Received this today from someone spamming his book links: ‘I always share what is sent to me directly. I rarely have time to keep on top of my feed, sadly.’
I say nope, not true. You just don’t know how to manage it (no offense, dude). I hear this daily.
If you’re new to Twitter, no doubt you quickly became overwhelmed, particularly keeping up with your home feed. So, don’t.
That’s probably NUTS to you, but if you’ve been on Twitter for awhile and are growing (more below on how to grow), you cannot possibly keep up with every single tweet. Billions of people tweet billions of tweets daily — our brains would explode trying to keep up! So, what to do instead?
From Twitter’s Help Section:
A list is a curated group of Twitter users. You can create your own lists or subscribe to lists created by others. Viewing a list timeline will show you a stream of Tweets from only the users on that list.
To create a list:
- Go to your Lists page. This can be done via the gear icon drop down menu in the top right navigation bar or by going to your profile page and clicking on Lists.
- Click Create list.
- Enter the name of your list, a short description of the list, and select if you want the list to be private (only accessible to you) or public (anyone can subscribe to the list).
- Click Save list.
Note: List names cannot exceed 25 characters, nor can they begin with a number.
So, why bother? This is a way to divide and conquer. Put your following into whatever lists you create (it’s so grown up, isn’t it?) and make them public or private. It’s great! Go. Have fun. Thank me later. Tip: List people as you follow them if possible. Another time saver.
Lists are also a wonderful way to get around the Twitter rate limits (see more below): Previously, you could only create 20 lists. Now, you can make up to 1,000, and those lists can contain as many as 5,000 accounts — a big improvement on the prior cap of 500 accounts (via Mashable).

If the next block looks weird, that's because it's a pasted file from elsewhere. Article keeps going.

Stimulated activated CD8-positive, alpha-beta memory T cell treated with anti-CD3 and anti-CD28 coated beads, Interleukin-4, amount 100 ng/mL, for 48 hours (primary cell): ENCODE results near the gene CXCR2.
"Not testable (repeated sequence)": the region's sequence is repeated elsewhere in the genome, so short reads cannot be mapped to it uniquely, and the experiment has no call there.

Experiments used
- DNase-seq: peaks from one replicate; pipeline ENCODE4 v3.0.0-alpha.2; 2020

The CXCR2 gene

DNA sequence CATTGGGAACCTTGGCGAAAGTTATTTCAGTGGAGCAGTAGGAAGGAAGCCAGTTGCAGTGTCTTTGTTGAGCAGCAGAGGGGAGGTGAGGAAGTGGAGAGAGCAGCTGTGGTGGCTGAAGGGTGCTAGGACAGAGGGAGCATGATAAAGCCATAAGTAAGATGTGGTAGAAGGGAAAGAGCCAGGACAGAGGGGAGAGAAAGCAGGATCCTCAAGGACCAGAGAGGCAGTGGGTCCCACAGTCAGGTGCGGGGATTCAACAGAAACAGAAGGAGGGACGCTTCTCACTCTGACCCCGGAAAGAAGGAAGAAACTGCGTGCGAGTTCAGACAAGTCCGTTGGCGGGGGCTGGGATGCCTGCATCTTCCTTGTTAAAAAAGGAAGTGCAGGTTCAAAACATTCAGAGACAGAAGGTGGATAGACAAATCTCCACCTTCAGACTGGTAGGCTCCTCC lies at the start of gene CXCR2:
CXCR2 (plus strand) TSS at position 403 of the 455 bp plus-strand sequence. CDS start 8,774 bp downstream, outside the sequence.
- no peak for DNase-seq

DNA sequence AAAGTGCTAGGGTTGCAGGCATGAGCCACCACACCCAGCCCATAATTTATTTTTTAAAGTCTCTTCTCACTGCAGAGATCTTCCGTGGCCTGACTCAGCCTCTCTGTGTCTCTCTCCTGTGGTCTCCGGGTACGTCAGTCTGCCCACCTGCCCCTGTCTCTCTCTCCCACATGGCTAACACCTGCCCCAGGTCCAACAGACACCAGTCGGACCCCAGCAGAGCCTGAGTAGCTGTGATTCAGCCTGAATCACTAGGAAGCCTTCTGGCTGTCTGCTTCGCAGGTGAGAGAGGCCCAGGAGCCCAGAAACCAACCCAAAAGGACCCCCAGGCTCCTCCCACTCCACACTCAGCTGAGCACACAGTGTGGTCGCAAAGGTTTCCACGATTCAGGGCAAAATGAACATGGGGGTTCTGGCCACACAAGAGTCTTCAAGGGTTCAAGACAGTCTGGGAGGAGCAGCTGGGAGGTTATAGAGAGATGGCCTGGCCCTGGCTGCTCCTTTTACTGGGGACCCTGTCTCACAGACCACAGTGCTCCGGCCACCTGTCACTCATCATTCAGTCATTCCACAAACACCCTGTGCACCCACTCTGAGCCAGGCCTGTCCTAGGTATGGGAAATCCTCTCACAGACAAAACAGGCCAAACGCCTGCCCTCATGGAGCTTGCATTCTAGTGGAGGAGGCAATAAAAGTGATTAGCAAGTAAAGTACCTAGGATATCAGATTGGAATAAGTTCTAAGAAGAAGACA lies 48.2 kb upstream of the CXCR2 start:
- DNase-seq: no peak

I rarely use actual Twitter … even with the updates, it’s kinda clunky (sorry, Twitter) and they don’t allow scheduling. What’s up with that? We cannot possibly be on 24 hours a day. I don’t advocate for pure automation — the best conversations start organically, so live interaction is crucial. However, you can schedule in things like blog posts, quotes, or visuals that won’t become quickly dated.
I use Hootsuite on my desktop and Tweetbot for iOS on my iPhone/iPad. Hootsuite allows for scheduling, Tweetbot does not — however, I can manage lists from both, check tweets and DMs, and interact easily. (Hootsuite does make a mobile version, I just don’t really like it.)
The point of scheduling is two-fold:
- it allows you to still share relevant content even if you’re offline
- and it gives you writing time. Twitter doesn’t have to be a distraction if you use a management application (and it also connects to Facebook, Google+, and a number of other apps). Hootsuite is free for up to 5 accounts, 5.99/month for unlimited. Pretty reasonable.
WANT TO GROW? FOLLOW!
Following people on Twitter is the easiest way to grow, but like anything having to do with marketing, do it with focus and strategy. I find the best way to follow tweeps is to use Manage Flitter. You can put in a keyword or phrase, and it pulls up the most recent tweets (or accounts) having to do with that. As authors, we want to follow readers, book bloggers, book reviewers, publications, and other authors, right? So input those terms and follow about 50-100 every day as you build.
I personally follow about 500-750 daily on my main @RachelintheOC author account. You cannot follow more than 1,000 per day. Takes me a few minutes only. There are other following programs out there, but I love Manage Flitter for its ease of use.
You should also unfollow eggs, nonfollowbacks, inactives. This becomes particularly crucial when you reach the goal of following 2,000. Why? Because Twitter imposes a 10% rate limit, meaning you cannot follow more than 10% who follows you. So in hard numbers, if you follow 2020 people, you must have 2,000 or more followers in order to follow more people.
We cannot control who follows us – that’s the beauty and one of the difficulties of Twitter (that’s why fakes are flourishing). But you can block or unfollow, so that’s what you need to do to grow an interactive base of targeted followers.
I’ve been on Twitter now since March, 2009. It has taken me six years to build an interactive following, and that includes all of the above, plus interaction, plus creating #MondayBlogs (share blog posts on Mondays, retweet others), and #SexAbuseChat. Like anything, Twitter requires effort and a huge following doesn’t mean much if you don’t sell books.